Hairdressers take on hamas ... very carefully
In what would make an excellent plot twist if there was a Shear Genius: Gaza Strip, Gaza's Islamic militant rulers Hamas ruled last week that male hairdressers may not cut the hair of women. The male hairdressers in Gaza — all five of them — have filed a complaint hoping to get a clarification that will allow them to work again. They are in high demand among upper middle class women, but strict versions of Islam ban women from exposing their hair to strangers.
Woman loses house, and bird
Angela Iannelli was upset enough that Bank of America repossessed her Pittsburgh-area home. She says she had been on time with her mortgage payments and there should have been no problem. But when the contractor came in to take over the house, he took her parrot. Which, technically, was not mortgaged. She said she called the bank for more than a week to get things straightened out, but representatives told that they could not help her and that they were "tired of hearing from her," according to the lawsuit she has filed. The bank eventually told her where she could pick up her bird and gave her her house back. But the offer to fix the damage inside was not enough to stop the lawsuit, her lawyer says.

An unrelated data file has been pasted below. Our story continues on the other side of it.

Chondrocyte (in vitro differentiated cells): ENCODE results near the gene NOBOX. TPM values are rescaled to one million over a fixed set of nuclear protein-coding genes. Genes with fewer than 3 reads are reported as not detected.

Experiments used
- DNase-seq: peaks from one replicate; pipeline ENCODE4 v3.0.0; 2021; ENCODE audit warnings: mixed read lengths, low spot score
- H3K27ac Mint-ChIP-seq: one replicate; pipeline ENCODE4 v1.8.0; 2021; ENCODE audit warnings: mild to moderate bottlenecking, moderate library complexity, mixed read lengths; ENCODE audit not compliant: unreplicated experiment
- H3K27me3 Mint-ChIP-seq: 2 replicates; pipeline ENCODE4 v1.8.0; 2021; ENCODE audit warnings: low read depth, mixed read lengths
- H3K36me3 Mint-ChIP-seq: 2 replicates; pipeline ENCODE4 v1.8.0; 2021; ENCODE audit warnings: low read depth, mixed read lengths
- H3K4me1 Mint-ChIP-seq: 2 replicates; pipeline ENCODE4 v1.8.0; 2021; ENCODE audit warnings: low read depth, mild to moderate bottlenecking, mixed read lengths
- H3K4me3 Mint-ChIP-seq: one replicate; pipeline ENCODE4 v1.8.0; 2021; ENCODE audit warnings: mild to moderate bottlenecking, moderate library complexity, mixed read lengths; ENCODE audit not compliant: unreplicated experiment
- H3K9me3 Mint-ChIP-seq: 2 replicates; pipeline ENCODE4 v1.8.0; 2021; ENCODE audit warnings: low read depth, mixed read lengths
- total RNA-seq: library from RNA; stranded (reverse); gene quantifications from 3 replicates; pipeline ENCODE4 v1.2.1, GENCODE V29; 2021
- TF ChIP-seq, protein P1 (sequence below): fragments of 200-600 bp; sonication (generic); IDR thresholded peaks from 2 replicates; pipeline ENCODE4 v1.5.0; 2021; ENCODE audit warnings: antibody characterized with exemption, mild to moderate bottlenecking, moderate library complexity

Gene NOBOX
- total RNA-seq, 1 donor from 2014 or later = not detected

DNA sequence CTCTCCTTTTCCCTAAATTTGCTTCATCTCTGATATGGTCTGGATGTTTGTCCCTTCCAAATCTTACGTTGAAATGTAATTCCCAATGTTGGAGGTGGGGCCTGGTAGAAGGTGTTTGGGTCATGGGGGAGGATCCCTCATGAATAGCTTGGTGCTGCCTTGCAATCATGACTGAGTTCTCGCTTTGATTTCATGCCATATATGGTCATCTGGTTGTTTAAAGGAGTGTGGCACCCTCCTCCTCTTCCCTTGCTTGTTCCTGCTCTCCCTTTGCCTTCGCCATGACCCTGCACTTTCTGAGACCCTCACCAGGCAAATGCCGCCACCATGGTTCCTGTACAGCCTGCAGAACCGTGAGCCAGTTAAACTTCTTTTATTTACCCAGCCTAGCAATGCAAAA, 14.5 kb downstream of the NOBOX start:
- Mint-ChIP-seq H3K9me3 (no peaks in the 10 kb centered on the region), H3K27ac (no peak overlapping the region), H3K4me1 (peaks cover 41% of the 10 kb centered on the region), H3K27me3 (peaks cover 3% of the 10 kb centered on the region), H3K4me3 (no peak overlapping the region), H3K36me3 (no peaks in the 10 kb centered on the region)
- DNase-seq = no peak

Cities don't want robbers stolen
Rudy Clay, the mayor of Gary, Ind., is already challenging the results of the 2010 census, and it hasn't even been taken yet. The mayor wants to make sure that his city's official population count is as high as possible, and he is concerned because he says a sizable number of his citizenry lives in other cities around the state. Not by choice. State and federal prisoners are counted as residents of the city where they are incarcerated. Clay wants state lawmakers to change the law to count them where they resided before incarceration, according to the Indianapolis Star.
There she is ...
She just got here but is already No. 1
Cecilia Juarez hasn't even been sentenced yet and is already wowing them at the Cereso prison in Juarez, Mexico, winning the title of Belleza Cautiva — Miss Captive Beauty — reports the El Paso (Texas) Times. Juarez was convicted of drug trafficking two months ago and is awaiting sentencing, but the jury is no longer out on the contest. She won a unanimous decision among the 15 contestants. The contest was held as part of the observance of International Women's Day on Monday.
Compiled from Times wire services and other sources by staff writer Jim Webster, who can be reached at email@example.com.